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January 11, 2010

Progress buys BPM player Savvion for $49m

Closely follows IBM's Lombardi buy

By Jason Stamper

Hot on the heels of news that IBM is buying business process management company Lombardi, Progress Software has announced it is buying fellow BPM firm Savvion.

Savvion is a privately held software company based in Santa Clara, California. Progress is buying the firm for around $49 million, net of cash acquired.

Savvion has15 years of market experience. The company offers what Progress calls a comprehensive, standards-based BPM suite that helps around 300 of the world’s companies – including 24 of the ‘Fortune 100’ – automate and improve critical business processes.

Dr John Bates, CTO of Progress Software, told CBR in an exclusive interview marking the news that the reason for picking Savvion rather than another BPM provider is that: Savvion is a great fit for a number of reasons: it’s a very rich product, and the BPM platform is events based. Progress, remember, has a complex event processing (CEP) product called Apama, and Bates hinted that there could be scope for some integration there.

As for why now was the right time for Savvion to sell, Dr. M.A. Ketabchi, founder, president and CEO of Savvion, told us: We have a large customer base of leading enterprises, and for them BPM is increasingly becoming more critical, with more complex solutions. For Savvion to offer them multi-national support I thought we needed several years to get there, and by then it would be too late.

Dr Ketabchi said that wheen seeking a buyer, he wanted to find a company where Savvion would fit well pretty much straight away, so that, Customers do not face disruption like Lombardi customers will face at IBM — IBM announced it is buying Lombardi just before Christmas.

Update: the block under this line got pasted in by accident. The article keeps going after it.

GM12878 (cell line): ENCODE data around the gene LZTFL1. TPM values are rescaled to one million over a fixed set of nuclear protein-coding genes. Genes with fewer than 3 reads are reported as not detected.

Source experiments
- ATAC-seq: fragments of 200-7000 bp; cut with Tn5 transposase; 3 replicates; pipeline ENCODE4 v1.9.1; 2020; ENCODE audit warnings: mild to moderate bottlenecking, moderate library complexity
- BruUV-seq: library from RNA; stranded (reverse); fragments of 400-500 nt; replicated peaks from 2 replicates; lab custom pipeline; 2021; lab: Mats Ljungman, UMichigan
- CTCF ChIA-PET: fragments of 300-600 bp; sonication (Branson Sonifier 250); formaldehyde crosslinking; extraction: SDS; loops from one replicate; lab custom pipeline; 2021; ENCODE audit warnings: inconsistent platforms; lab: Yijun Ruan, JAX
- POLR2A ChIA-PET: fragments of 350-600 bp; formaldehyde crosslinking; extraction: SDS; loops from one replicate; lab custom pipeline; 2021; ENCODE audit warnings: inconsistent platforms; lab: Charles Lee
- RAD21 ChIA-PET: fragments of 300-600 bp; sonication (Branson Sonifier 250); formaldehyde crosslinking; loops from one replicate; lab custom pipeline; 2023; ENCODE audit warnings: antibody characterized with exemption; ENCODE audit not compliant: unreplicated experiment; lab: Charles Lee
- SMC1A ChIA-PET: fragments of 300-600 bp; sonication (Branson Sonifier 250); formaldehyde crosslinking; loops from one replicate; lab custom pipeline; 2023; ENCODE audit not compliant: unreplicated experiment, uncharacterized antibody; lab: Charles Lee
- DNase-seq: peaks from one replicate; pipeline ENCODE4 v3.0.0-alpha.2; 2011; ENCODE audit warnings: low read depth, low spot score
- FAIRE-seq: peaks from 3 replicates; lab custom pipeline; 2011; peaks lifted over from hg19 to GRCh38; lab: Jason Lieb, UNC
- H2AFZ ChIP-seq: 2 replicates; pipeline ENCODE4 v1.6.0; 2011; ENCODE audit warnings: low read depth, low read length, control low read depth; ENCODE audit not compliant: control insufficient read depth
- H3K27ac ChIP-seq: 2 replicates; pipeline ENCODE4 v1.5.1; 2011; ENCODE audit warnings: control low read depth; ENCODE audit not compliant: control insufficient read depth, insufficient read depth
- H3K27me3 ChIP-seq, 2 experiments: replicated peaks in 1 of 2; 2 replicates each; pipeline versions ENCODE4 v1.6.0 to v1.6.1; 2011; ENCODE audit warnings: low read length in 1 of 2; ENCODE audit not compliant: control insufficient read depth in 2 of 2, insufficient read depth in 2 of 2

Asked to summarise Savvion’s key differentiators from the BPM competition, Dr Ketabchi said: The first thing is the extent and scope of our functionality: for example our BPM comes out of the box with a business rules management system, which Lombardi does not. IBM has the Ilog business rules but there is no integration between Ilog and Lombardi.

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Second, we made sure our BPM is enterprise BPM — Lombardi, Metastorm and those others are departmental BPM. Our BPM is event-centric and supports event-centric patterns, decision-centric operations, case management and so on, Dr Ketabchi told me. And thirdly we are unique among the companies you mentioned in that we have very efficient, very effective solutions tailored to verticals, such as a Telecom Foundation and a Life Sciences Foundation.

Meanwhile Dr Bates confirmed that one area where additional integration might make sense is between Progress’ Sonic enterprise service bus (ESB) messaging technology and Savvion.

As for what Dr Ketabchi thinks about Lombardi’s Blueprint hosted modeling tool, he said: Actually Lombardi Blueprint is hosted but it’s not BPM in any way. We believe BPM solutions on demand will be very important, but Blueprint is just a hosted modeler.

We have been delivering hosted BPM through partners for some time, Dr Ketabchi said. We have very exciting plans ahead and lots of innovative ideas for hosted modeling and BPM on demand. Dr Bates added that it is too early to give further details on those plans just yet.

Dr Ketabchi confirmed that he is committed to work for Progress now, though exact details of what his position will be are yet to be determined.

Dr Bates said Progress Software wants to become a, Leading BPM player in its own right, because that’s what we’re hearing customers say they want and where we think it is going. Customers are asking for us to help make their business processes more responsive , and we of course want to make our customers successful.

Dr Ketabchi told us that Savvion has been profitable for the last 8 quarters, and that he believes the purchase price of $59m is fair.

 

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